public struct Employee
    public string Name { get; }

    public Gender Gender { get; set; }

    public Department Department { get; set; }

    public Employee(string name, Gender gender, Department department)
        Name = name;
        Gender = gender;
        Department = department;

   public override string ToString()
        return Name;

public enum Department
public enum Gender

We have a very simple Employee type as example which has a String property which will contain the name of employee and one enumeration property to hold the gender of employee and another enumeration for Department which will be used to track the Department of the employee. We will define our own implementation later to dictate how to decide if two employee instances are equal or not.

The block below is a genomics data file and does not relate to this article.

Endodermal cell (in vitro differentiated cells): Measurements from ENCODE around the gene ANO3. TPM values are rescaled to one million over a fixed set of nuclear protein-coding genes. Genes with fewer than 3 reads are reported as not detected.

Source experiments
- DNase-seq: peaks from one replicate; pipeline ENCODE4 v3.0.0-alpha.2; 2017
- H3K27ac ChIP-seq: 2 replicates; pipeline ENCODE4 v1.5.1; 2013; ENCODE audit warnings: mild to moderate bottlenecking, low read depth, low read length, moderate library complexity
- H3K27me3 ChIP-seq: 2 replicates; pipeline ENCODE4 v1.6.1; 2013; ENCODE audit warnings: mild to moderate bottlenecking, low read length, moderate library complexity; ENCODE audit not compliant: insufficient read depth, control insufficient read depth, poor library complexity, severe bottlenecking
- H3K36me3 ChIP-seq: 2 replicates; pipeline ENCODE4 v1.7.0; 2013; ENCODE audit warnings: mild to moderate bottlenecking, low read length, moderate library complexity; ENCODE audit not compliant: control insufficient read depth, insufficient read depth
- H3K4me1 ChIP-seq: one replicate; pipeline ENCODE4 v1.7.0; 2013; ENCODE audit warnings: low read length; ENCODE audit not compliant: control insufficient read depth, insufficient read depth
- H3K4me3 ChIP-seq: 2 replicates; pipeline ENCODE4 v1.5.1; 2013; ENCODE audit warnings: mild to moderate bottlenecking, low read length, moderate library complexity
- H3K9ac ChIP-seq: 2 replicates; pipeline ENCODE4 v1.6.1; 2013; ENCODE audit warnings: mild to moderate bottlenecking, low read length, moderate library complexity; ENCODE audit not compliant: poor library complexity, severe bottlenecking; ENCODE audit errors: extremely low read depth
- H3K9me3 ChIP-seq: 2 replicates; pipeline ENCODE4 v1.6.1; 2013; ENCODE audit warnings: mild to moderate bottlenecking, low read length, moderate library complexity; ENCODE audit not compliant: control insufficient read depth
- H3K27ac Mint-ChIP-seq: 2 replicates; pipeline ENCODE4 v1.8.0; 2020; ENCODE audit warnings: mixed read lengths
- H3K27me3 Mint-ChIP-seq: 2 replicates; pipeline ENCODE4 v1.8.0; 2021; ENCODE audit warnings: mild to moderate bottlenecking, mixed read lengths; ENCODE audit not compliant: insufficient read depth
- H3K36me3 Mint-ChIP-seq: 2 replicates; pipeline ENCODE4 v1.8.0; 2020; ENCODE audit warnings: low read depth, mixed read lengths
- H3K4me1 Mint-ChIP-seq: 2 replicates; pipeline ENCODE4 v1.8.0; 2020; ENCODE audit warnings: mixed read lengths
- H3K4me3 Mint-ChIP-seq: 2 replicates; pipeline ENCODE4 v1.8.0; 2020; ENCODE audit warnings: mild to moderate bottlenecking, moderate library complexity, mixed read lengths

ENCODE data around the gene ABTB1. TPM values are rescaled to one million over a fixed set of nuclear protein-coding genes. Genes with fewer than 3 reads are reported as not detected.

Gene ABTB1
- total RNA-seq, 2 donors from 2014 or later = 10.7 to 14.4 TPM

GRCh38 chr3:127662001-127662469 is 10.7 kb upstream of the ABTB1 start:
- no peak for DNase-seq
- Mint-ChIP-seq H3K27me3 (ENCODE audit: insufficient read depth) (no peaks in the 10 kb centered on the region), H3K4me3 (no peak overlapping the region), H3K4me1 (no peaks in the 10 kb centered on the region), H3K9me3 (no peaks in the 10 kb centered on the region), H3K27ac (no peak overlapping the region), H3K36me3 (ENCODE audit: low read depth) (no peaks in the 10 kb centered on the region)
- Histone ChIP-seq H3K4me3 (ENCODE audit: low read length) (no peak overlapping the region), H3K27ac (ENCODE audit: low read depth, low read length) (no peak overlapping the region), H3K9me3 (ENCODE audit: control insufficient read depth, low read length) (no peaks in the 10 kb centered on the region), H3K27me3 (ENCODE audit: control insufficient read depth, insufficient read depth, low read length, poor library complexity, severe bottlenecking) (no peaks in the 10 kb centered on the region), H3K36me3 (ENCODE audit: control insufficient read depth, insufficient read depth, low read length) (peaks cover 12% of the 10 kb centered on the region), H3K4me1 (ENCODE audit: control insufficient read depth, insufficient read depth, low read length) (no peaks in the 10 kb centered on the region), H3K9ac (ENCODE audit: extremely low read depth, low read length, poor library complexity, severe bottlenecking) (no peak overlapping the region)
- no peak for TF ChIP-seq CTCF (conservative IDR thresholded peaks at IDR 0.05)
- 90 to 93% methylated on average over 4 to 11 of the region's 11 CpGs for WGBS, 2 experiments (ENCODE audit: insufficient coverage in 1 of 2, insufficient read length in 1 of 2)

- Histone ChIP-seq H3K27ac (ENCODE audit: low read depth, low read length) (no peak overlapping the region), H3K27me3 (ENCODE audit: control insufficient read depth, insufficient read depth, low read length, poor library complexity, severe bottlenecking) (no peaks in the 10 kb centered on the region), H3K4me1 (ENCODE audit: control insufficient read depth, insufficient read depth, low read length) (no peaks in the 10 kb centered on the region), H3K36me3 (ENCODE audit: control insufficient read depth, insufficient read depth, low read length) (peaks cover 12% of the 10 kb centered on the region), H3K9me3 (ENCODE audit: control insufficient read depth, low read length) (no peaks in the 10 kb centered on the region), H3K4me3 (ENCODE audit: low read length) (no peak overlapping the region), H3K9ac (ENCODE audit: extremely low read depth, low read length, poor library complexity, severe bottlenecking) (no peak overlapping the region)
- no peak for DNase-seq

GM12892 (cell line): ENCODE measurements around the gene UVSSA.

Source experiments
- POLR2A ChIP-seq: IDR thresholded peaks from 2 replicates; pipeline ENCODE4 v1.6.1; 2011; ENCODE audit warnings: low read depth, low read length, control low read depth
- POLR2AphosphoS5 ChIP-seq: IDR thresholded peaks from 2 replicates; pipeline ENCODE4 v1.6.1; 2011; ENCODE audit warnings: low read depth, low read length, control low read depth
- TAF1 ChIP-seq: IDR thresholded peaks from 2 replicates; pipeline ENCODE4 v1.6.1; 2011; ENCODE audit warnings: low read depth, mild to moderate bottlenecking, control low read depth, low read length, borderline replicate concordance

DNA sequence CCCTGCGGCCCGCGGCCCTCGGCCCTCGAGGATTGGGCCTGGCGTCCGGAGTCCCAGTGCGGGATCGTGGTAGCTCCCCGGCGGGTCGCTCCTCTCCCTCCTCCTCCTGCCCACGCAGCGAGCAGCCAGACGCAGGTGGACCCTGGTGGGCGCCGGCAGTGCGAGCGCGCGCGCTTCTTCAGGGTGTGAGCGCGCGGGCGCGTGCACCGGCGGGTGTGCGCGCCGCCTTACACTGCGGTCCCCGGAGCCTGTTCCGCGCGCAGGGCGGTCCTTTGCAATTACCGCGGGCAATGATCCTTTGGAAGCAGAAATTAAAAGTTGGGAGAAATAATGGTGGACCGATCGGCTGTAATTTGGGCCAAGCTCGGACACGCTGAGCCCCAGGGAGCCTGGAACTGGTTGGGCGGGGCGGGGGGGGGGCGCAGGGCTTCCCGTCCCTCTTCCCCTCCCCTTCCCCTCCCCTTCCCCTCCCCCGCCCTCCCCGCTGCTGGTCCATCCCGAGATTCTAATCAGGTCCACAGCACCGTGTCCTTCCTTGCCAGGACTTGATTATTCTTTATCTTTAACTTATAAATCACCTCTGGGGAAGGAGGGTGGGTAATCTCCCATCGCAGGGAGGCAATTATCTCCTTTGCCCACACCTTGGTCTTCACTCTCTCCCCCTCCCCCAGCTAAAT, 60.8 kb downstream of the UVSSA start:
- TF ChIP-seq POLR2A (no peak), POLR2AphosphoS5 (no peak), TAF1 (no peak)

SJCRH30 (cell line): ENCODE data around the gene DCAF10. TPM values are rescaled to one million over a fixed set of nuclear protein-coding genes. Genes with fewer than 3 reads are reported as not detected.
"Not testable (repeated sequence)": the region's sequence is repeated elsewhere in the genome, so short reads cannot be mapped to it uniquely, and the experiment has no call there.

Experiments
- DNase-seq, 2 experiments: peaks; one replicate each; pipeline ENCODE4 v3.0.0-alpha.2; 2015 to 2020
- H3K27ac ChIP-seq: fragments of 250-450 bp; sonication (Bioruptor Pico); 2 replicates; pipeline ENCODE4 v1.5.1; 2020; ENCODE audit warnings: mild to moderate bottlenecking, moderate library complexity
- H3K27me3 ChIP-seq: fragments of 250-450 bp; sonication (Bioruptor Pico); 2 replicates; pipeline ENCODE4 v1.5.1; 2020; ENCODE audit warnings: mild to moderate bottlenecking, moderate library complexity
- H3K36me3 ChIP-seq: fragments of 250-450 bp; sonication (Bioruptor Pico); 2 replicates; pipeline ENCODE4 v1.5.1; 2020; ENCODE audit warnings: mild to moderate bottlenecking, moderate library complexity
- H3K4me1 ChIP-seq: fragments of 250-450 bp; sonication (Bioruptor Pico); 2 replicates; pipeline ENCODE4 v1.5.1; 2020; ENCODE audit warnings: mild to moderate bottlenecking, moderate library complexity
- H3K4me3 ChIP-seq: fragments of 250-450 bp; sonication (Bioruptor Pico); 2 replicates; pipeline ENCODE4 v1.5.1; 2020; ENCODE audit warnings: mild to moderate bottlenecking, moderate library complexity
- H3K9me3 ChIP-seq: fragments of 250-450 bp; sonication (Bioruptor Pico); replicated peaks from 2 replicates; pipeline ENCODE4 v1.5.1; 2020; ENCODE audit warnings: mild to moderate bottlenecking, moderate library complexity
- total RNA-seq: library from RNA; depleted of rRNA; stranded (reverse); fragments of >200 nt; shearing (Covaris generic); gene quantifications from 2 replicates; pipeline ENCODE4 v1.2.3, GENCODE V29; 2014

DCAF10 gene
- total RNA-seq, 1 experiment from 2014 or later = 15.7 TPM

There are multiple things that we need to take care and implement in our Employee type for implementing Equality. The first thing that we need to do is override the Object.Equals() method so that instead of default implementation getting invoked which is obviously slow because of Reflection involved, by providing implementation for this method it will enhance the performance of the Type, so overriding Equals method will eliminate the equality check using Reflection and will make it efficient and we will be able to see significant performance improvement.

But wait, Object.Equals() method takes parameter of type Object which means that boxing will happen and we know it also hurts the performance of our code, as boxing and unboxing has its own cost involved, so here we would want to avoid that one as well some way.

For avoiding both Reflection and boxing, we will need to implement the IEquatable<Employee> interface for our type Employee. Now we will have efficient implementation of Equals() method in comparison with the framework provided one and another plus point of doing this is that now we have a much better implementation which is also type safe.